Having spun of its off-patent drugs business, the pharma is now trying to talk up the “new Pfizer.” Its gene therapies are among seven pipeline projects that it cited Tuesday during its year-end earnings call as critical to its strategy of becoming a more innovation-focused company.

Company executives weren’t, however, asked to answer how Pfizer views the emerging gene therapy competition. BioMarin Pharmaceutical looks set to get to the market earlier in hemophilia A than Pfizer, while Uniqure in hemophilia B and Sarepta Therapeutics in Duchenne muscular dystrophy appear ahead.

Pfizer’s hemophilia A project, the Sangamo Therapeutics-originated SB-525, is up against BioMarin’s valrox, which has been submitted to the Food and Drug Administration for an approval decision later this year.

In hemophilia B, fidanacogene elaparvovec, licensed from Roche subsidiary Spark Therapeutics, is in a neck-and-neck race with UniQure’s etranacogene dezaparvovec in Phase 3 testing. Duchenne research, meanwhile, is led by Sarepta, which is launching a Phase 3 trial of its drug this year, putting Pfizer’s at a disadvantage.

Other than announcing its intent to launch Phase 3 trials in hemophilia A and Duchenne, Pfizer didn’t provide much more detail about these clinical programs. Mikael Dolsten, Pfizer’s chief scientific officer, said more could be revealed about the DMD program at an upcoming research & development day.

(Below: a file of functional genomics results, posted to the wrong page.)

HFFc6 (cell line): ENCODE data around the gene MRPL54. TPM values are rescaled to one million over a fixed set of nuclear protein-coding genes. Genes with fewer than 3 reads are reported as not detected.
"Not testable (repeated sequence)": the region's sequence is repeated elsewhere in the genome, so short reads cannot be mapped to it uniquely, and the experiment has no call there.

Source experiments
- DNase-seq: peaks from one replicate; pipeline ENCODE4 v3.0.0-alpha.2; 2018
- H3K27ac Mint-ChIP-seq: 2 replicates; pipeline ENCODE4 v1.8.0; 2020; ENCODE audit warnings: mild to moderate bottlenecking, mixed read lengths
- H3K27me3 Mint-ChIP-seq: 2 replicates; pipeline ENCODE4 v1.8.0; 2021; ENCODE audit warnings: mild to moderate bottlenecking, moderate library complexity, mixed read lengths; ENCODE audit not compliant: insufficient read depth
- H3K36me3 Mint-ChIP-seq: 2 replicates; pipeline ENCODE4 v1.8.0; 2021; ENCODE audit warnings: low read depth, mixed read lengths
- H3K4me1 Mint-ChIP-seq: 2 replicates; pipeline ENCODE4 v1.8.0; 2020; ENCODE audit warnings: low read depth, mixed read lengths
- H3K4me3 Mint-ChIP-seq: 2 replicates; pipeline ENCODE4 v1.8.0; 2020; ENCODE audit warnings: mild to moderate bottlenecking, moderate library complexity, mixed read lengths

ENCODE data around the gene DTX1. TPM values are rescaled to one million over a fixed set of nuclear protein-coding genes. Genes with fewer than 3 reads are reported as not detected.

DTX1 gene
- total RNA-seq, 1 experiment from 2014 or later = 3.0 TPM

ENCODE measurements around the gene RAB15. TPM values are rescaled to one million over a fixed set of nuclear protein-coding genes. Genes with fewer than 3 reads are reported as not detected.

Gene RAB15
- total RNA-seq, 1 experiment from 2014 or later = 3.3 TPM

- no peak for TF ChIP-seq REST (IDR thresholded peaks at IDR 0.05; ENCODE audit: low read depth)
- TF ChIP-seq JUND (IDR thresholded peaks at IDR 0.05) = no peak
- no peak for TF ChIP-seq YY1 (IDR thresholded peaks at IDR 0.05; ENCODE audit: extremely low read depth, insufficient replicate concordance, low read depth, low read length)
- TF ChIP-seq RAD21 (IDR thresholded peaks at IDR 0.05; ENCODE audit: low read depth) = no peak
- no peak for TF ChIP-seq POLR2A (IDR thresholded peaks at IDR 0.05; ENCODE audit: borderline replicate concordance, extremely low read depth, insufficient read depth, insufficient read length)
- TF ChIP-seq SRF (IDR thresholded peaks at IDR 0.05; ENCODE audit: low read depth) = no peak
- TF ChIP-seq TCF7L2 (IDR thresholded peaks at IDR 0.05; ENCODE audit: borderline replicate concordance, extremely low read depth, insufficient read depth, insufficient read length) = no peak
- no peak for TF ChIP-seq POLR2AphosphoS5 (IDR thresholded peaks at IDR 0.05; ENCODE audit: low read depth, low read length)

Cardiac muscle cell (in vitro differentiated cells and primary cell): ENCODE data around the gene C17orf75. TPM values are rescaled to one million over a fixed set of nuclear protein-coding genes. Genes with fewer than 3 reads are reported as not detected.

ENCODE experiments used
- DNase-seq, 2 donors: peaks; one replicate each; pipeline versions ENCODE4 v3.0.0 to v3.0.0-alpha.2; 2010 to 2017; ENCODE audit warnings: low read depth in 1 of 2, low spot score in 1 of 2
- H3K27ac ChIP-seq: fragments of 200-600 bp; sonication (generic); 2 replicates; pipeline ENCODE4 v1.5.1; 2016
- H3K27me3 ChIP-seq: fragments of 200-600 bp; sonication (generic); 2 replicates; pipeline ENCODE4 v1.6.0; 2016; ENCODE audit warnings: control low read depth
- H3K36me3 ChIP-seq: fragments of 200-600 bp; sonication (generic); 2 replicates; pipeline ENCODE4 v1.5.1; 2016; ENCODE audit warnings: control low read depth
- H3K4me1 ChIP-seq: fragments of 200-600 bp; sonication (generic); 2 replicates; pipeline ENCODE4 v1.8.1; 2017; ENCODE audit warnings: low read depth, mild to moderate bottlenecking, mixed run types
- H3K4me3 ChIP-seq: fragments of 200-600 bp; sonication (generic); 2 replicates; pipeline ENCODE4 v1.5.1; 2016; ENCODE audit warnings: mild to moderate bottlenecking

Progress on that project had been delayed after one patient was hospitalized with kidney complications, but Dolsten said trial investigators had dosed additional patients. The Phase 2 will wrap up this spring, and the new data and longer follow-up will help guide a Phase 3 trial design, the company said.

Dolsten also described the hemophilia A project as having a ‘best-in-class profile,” even though BioMarin’s valrox has impressed hematologists with its ability to increase expression of a key blood-clotting protein.

In addition, he said the company hopes it can bring one new gene therapy into its pipeline per year.

Building its drug development portfolio is one reason why the company has chosen not to buy back shares, said CEO Albert Bourla.

He pointed to the company’s need in the past to buy back shares to support their valuation because of revenue declines, but now he said the company is in a different strategic position.

“The company is going to have a best-in-class revenue growth story,” he said. “We can use the capital to invest in good Phase 2, Phase 3 assets to grow our pipeline.